Building a case for the IIoT in a technology-saturated world

26 February 2019 | 4540 Shares

Newly-qualified IT (Information Technology) professionals entering the industry often come with the preconception that technology lifecycles are short and that IT platforms tend to be iterative, prone to being superseded, and often replaced.

In part, this impression is attributable to the upgrade cycle that’s become the norm during the pre-cloud era, where in-house applications would be subject to being upgraded regularly, often for additions of dubiously-useful features, plus the standard patches and bug fixes.

In today’s cloud-centric IT landscape, upgrades still figure highly, although, in the anything-as-a-service model, they may go largely unnoticed – at least that would be the ideal. A key selling point for the cloud is that upgrades and patches are “taken care of,” although, truth be told, the story does not run quite so smoothly.

The reality for IT professionals in the industrial sector is different from this preconception. The lifecycles of plant, machinery, and industrial technology are much longer scale. Investments in physical systems (and supporting software) tend to be figured in the years, if not decades, rather than months.

It may surprise younger IT graduates to learn that the Industrial Internet of Things (IIoT) has been a reality for many years in this sector, with control mechanisms, monitoring systems, sensors and other technology built into many devices in industrial settings, across logistics and up and down the supply chain.

To distinguish the IIoT comprising these devices and systems, it’s become standard to class IIoT as a part of the broader operational technology (OT), defined by Gartner as “hardware and software that detects or causes a change through the direct monitoring and/or control of physical devices.”

Like IT, about which new graduates have spent years learning, OT does get updated. Although, the greater dollar-value of much industrial plant and machinery means that such upgrades tend to be less numerous. But that’s not to say the sector is standing still. There remain, however, several underlying frameworks and protocols that are resistant to change, mostly because they’ve always performed according to task, and if it isn’t broken, as they say, don’t fix it!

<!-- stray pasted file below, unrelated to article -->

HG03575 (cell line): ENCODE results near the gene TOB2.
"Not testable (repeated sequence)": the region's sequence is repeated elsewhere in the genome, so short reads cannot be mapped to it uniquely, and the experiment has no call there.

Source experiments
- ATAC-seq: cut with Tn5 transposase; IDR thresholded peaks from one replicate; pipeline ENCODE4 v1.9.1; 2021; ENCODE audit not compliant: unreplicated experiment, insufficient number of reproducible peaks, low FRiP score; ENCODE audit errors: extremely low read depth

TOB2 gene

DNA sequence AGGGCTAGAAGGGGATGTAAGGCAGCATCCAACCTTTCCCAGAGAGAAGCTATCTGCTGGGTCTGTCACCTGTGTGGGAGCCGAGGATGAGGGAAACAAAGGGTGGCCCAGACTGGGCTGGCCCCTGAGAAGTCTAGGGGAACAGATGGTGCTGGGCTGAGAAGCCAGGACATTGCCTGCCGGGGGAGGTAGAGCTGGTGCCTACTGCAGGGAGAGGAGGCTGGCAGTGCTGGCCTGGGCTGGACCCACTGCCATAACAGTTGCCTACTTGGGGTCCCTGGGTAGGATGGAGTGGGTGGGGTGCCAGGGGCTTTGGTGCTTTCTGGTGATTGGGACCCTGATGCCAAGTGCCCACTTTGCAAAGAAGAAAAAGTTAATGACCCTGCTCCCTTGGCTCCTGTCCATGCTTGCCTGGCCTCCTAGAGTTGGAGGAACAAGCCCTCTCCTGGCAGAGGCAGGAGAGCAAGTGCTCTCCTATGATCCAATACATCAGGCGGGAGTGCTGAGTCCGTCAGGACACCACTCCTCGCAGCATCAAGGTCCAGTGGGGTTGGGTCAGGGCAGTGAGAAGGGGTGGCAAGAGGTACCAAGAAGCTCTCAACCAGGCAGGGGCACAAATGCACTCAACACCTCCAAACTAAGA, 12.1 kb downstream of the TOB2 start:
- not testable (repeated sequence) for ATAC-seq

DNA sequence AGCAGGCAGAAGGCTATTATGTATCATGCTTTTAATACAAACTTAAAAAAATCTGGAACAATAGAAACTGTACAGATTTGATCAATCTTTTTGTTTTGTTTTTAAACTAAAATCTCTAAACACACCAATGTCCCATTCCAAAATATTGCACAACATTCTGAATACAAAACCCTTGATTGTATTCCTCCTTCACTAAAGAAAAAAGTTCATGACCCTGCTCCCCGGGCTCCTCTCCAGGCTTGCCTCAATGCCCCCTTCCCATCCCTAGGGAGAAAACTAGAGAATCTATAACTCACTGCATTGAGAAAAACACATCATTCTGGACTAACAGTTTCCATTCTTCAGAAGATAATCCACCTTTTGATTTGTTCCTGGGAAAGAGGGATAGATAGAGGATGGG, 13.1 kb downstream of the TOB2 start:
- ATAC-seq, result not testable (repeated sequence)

In OT, communications protocols like Profibus, DNP3, and Modbus may use similar infrastructure as the IoT, and latterly, IIoT (ethernet, Wi-Fi, Bluetooth and LoRa), but at some point, some of the security and larger-reaching management concerns that are foremost in the minds of IT professionals have become issues in OT, too. That’s especially the case once OT and IT start to co-exist on the same networks without any proper formalized management or oversight.

There are, however, massive advantages to businesses of just about any size in using existing embedded systems from an industrial plant and the newer IoT together. By homogenizing the entirety and applying the best of what IT is capable of today, businesses can draw out significant insights on how facilities are run, and put in place improvements to working practices and systems. Imagine connecting monitors and control devices on a single device to a cloud-based artificial intelligence system, to work out better fine-tuning policies or to better predict a failure.

Extending that paradigm outwards, today’s business software can help examine a totality of data that includes staff rotas, maintenance plans, warranty data, and business cycles, to determine the times and locations of the optimum plant downtimes for maintenance cycles.